DCSIMG

Nigel Evans ‘victim’ lied to ease conscience

Nigel Evans has denied rape and sexual assault. Picture: Ross Parry

Nigel Evans has denied rape and sexual assault. Picture: Ross Parry

  • by KIM PILLING
 

A MAN who claimed that he was raped by former Commons deputy speaker Nigel Evans has told a jury he had not given a false account to “save his conscience”.

Giving his third day of evidence yesterday, the man denied he and the MP had consensual sex and he had “regretted it ever since”.

He told the jury what he did regret was “my cowardice” at allowing himself to get into the situation where he ended up in bed with Evans.

The incident is said to have taken place after the witnessattended a dinner party last year at Evans’ home in his Ribble Valley constituency in Lancashire, where he had agreedto stay overnight in a spare room.

Preston Crown Court has heard that the man, in his early 20s, had not invited or wanted any sexual contact but said he got under the covers with Evans after he was “escorted” to the 56-year-old’s bedroom.

The MP’s account of events was that the pair kissed downstairs and that the young man willingly went to bed with him and they had consensual sex.

Yesterday, Peter Wright, QC, asked the witness: “Is it simply that on reflection you wish none of this had ever happened?”

The man replied: “Yes, I do wish none of this happened.”

Mr Wright continued: “And you have recollected events to this jury that are inconsistent with what actually took place.”

“No,” said the witness.

The barrister went on: “And that in fact there was consensual activity between you that night and, in the cold light of day, you regretted it and you have regretted it ever since.”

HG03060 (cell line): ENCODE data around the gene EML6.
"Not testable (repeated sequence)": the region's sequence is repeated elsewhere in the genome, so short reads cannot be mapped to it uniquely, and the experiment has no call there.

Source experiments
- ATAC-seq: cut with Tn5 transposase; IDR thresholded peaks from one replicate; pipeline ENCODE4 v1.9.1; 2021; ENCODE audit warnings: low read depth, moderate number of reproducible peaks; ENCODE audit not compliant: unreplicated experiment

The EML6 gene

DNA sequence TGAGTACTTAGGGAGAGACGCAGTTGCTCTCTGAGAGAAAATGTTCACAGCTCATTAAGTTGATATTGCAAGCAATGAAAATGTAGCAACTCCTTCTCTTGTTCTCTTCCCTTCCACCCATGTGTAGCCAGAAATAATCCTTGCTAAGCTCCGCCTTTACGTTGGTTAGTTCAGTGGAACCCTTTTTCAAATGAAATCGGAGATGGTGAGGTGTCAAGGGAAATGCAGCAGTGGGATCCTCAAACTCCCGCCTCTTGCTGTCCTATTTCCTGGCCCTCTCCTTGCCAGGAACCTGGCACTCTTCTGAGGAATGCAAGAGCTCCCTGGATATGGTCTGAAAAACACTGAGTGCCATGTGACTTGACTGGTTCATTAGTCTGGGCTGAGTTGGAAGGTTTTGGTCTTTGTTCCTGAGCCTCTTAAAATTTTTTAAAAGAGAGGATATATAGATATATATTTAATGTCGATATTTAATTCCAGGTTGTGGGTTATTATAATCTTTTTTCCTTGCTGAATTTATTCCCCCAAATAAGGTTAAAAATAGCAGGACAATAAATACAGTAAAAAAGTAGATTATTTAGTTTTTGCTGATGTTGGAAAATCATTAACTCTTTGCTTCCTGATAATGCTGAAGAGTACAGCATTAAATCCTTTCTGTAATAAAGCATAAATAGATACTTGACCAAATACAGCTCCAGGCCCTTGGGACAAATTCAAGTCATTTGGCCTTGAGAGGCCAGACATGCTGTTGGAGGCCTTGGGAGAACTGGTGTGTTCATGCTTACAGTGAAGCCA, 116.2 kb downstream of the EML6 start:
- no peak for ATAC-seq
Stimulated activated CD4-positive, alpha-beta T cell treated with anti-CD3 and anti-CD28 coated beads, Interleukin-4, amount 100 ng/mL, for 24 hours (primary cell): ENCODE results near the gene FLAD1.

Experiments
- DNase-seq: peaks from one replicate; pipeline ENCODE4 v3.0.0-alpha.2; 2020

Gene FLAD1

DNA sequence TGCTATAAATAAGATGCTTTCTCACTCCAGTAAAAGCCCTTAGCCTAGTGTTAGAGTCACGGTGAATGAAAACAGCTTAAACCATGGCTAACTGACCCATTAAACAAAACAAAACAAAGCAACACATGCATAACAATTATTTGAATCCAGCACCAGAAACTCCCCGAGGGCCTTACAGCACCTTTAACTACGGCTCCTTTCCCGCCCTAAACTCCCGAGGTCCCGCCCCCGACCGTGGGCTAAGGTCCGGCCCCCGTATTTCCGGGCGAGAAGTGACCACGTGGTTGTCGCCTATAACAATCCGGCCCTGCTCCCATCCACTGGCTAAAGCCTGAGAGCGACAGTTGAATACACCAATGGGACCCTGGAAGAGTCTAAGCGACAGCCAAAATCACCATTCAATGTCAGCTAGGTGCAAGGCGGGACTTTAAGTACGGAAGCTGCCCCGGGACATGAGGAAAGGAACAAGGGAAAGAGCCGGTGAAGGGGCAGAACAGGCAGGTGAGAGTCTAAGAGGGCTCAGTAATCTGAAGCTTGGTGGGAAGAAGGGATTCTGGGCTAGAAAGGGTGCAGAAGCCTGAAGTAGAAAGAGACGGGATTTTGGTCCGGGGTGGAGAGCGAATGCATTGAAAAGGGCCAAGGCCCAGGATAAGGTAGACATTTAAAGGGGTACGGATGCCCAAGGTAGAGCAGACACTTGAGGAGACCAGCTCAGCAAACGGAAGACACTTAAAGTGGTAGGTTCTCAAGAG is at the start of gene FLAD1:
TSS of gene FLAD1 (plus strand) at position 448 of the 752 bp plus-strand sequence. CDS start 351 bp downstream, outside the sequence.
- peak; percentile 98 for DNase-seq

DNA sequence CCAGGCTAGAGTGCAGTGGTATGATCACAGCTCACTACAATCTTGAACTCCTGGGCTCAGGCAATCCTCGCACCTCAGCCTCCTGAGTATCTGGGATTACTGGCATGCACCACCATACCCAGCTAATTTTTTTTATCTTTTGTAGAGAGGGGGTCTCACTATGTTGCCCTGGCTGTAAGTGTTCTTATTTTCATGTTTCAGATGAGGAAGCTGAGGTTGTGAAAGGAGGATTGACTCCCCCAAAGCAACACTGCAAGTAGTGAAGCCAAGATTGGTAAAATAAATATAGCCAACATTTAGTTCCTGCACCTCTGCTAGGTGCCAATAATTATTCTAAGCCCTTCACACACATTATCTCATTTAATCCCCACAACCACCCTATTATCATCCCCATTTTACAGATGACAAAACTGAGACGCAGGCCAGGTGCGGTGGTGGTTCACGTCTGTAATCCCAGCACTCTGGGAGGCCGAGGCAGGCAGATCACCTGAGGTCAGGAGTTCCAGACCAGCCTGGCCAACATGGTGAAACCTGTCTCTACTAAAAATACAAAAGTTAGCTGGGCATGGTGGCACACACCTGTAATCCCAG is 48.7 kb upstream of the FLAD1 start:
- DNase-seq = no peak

“No,” said the man.

Mr Wright said: “And what you sought to do is to rationalise your conduct in a way that is consistent with the account you have given to save your conscience about it.”

The witness responded: “That’s so far-fetched.”

The alleged victim is one of seven young men that Evans is said to have sexually assaulted on various dates between 2002 and last year by using his “powerful” political influence to take advantage of them.

Evans denies one rape, two indecent assaults and six sexual assaults.

Mr Wright focused on how the man had relayed the events of the night to others.

The alleged victim said that he had “escaped” to the bathroom several times during the night to avoid the MP’s advances in bed.

He texted a friend, another of the alleged victims in the case, to say: “Help me.”

In one of the messages, he mentioned that he had been “dragged” into the bedroom.

The witness told the jury that had not actually happened.

He said: “I was saving face. I was a bit dramatic in the texts, as people can be.”

Mr Wright said: “For dramatic effect?”

The witness replied: “Yes. I don’t see why it’s important.”

The barrister continued: “Dram­atic effect tends to be a tool of persuasion, doesn’t it, to make more convincing what is being asserted, for greater impact with the audience?”

The man said: “Like I said, I was saving face.”

Just over a month after the dinner party, the alleged victim spoke on the phone to a police officer based at the Palace of Westminster.

The court has previously heard the man describe how he “froze in shock” when he woke up to find himself being allegedly raped by Evans.

The trial continues on Monday.

 
 
 

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